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Thread: Pascal eXtended Library (aka Asphyre) released!

  1. #31
    I would prefer Vulkan too, but I see no fallback on older systems; so I cannot use it. GLES2 (and GLES3 almost) is viable TODAY, no need to wait. The Windows enduser has two options: a) use GLES dll of Angle, or b) use GLES dll of Swiftshader (software only, but works 100% on all systems, even winXP) We can use the dll in standard way (context via EGL) GLES Angle handles internally all driver bindings (is also looking for native GLES driver first). GLES Angle also looks for Vulkan, useful in a future when other drivers lose performance. Both Google and Microsoft work on Angle. As to MS Windows, here is the relevant page: https://github.com/Microsoft/angle/wiki Also advice about Windows OpenGL vs. Angle here: https://wiki.qt.io/Qt_5_on_Windows_ANGLE_and_OpenGL is from mid 2015, but still has valid points.

  2. #32
    Quote Originally Posted by pixelwriter View Post
    Also advice about Windows OpenGL vs. Angle here: https://wiki.qt.io/Qt_5_on_Windows_ANGLE_and_OpenGL is from mid 2015, but still has valid points.
    This article is assuming that most people still use those Generic Graphic drivers that ship with Windows who only have OpenGL 1 compatibility. But that is no longer true. Why?
    Because by using of such drivers you lose lots of functionality of your graphics card. Most notable one is the fact that in most cases such drivers don't even properly support Widescreen monitor resolutions so you basically end up with 4:3 aspect ratio screen stretched to fit the widescreen monitor. As a result most computer vendors already install proper graphics drivers.
    And if you have newer computer with newer graphics card there is an increased possibility that Windows will actually download and install proper graphical drivers who already have full OpenGL functionality as they are made by graphics card vendors and are just distributed through Windows Update platform.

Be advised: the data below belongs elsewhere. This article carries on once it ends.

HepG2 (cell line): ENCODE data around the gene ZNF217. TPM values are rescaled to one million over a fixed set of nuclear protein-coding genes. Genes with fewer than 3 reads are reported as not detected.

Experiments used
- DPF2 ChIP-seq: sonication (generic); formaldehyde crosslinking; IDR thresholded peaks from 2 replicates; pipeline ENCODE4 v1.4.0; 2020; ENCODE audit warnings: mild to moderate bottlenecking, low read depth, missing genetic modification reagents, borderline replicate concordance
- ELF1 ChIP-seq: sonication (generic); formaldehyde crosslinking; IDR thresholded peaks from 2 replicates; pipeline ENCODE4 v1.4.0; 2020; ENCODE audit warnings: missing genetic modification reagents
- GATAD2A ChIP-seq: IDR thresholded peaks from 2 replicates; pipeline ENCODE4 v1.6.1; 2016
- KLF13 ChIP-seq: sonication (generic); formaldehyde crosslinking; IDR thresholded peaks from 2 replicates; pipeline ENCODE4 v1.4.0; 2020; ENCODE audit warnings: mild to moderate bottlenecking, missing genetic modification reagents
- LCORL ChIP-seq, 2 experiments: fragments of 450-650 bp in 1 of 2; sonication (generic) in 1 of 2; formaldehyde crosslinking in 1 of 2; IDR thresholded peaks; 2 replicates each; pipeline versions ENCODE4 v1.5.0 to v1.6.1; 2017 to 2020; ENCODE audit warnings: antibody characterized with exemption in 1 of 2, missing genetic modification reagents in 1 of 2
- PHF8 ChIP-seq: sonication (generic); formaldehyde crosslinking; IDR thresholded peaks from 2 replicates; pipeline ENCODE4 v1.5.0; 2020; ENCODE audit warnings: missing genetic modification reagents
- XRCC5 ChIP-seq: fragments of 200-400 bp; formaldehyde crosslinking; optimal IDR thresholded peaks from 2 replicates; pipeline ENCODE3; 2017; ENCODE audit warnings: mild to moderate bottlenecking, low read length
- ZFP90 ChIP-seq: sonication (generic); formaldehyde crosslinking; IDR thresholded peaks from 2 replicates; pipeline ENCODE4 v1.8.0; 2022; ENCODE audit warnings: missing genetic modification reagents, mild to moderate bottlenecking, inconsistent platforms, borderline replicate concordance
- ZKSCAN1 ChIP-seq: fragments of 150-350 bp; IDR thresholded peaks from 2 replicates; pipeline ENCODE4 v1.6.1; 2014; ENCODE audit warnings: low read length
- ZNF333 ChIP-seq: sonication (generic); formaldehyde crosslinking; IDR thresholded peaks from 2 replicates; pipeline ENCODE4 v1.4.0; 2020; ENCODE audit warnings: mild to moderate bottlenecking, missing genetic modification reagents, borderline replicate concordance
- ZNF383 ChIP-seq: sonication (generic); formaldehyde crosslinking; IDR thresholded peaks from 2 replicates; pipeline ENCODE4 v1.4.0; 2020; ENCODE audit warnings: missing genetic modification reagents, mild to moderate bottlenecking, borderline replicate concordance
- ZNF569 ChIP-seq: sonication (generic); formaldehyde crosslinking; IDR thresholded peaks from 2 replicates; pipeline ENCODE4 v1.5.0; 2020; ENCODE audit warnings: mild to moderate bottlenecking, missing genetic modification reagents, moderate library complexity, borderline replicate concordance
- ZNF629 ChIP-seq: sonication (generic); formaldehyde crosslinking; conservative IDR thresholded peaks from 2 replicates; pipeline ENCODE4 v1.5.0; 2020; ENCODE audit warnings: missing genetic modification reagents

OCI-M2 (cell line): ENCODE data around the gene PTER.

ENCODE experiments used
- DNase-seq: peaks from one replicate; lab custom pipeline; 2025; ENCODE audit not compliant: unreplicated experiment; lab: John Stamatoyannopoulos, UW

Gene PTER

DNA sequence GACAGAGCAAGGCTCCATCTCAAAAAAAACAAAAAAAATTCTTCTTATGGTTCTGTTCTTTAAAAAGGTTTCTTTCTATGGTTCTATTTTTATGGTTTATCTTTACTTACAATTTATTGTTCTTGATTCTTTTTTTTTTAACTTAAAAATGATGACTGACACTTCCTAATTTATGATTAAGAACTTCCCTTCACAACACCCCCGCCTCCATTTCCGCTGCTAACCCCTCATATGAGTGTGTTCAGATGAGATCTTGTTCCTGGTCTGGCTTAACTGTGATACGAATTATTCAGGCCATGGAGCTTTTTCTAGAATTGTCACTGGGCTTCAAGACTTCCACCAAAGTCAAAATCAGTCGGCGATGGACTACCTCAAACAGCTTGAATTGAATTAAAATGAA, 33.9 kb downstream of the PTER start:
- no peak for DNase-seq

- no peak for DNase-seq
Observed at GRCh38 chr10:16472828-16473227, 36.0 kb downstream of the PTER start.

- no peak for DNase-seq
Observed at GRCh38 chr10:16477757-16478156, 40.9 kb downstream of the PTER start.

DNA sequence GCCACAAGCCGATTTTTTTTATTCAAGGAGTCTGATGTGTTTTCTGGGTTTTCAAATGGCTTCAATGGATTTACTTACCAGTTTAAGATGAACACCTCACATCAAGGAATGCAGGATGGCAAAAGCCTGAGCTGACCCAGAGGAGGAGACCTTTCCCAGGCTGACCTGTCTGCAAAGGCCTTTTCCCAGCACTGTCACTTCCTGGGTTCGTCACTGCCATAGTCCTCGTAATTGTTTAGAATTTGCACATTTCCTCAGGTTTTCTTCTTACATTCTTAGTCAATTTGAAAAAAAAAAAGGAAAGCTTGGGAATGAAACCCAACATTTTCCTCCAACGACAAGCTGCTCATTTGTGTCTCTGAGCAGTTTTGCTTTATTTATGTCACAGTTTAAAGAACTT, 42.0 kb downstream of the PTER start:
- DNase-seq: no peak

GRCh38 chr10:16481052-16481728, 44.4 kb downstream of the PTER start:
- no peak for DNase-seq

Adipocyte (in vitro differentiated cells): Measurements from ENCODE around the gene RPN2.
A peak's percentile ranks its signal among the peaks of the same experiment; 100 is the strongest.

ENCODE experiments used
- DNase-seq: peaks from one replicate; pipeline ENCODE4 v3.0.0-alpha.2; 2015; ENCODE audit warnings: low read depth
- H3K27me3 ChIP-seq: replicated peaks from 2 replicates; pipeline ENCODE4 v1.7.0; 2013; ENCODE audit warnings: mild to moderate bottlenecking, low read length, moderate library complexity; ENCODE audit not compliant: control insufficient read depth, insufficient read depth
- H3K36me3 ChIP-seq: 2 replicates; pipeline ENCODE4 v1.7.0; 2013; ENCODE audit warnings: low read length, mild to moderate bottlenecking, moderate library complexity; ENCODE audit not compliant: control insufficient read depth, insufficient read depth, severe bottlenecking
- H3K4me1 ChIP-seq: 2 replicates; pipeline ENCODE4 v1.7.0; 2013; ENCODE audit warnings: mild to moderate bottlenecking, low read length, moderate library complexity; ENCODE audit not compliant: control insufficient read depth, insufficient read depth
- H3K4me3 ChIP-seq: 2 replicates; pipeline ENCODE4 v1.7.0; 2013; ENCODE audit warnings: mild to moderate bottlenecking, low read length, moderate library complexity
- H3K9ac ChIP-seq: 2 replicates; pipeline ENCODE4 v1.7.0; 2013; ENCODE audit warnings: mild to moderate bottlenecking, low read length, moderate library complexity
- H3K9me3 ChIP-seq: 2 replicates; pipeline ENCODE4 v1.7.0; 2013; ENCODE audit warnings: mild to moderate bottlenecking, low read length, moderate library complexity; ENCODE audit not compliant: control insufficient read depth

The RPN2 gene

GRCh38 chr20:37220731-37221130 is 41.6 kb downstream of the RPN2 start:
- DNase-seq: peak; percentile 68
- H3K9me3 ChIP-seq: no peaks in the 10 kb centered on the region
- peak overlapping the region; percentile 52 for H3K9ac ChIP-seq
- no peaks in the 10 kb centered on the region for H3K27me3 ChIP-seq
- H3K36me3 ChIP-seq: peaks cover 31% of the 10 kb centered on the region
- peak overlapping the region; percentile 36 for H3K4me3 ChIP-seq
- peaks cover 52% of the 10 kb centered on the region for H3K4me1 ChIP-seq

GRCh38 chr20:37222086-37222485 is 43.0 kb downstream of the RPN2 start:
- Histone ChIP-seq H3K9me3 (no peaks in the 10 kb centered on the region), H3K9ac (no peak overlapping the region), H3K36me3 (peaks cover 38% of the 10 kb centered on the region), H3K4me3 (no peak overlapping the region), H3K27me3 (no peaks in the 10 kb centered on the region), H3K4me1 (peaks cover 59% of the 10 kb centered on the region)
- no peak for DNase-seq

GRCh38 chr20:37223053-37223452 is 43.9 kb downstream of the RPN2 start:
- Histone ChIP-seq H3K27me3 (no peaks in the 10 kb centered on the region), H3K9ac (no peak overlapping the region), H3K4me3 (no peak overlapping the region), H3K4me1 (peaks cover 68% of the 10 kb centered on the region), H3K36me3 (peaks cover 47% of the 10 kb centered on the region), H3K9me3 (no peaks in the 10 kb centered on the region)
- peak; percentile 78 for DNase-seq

Also article states that you need "Custom" graphical drivers for OpenGL to work on Windows. That was only true in the beginning of Windows XP era since Microsoft has been refusing to issue a VSDL certificate for graphical drivers which also had support for OpenGL as an attempt to further solidify the use of their DirectX library instead. They abandoned this practice after a huge pressure was made on them by many gamers and graphical cards vendors since at certain point OpenGL had more functionality than their Direct X 9c.

    Do you have any examples that could be used as a test bench to compare the performance of OpenGL vs OpenGL ES?

  3. #33
    Quote Originally Posted by pixelwriter View Post
    Hi LP,
    is there a plan to support openGL ES2 on Windows as well?
    I find this useful as modern crossplatform solution.
    In addition to what SilverWarior said, remember that on Windows there is no native OpenGL ES support, other than what you mentioned, working either in software emulation (and PXL has software renderer of its own) or a wrapper on top of DirectX 11, which PXL supports directly. On Linux, you also need to install special packages so that OpenGL ES calls get translated to OpenGL. Nevertheless, if you really need OpenGL ES on Windows, you can just adapt existing OpenGL ES provider - it shouldn't be too difficult.

    Quote Originally Posted by SilverWarior View Post
    I personally feel that it would be better to add support for Vulkan API (https://www.khronos.org/vulkan/) which was build from the ground up to be a cross-platform graphical API. And based on initial information it can also rival with DirectX 12.
    I have already made a couple of experiments with Vulkan and this provider is planned to be added.

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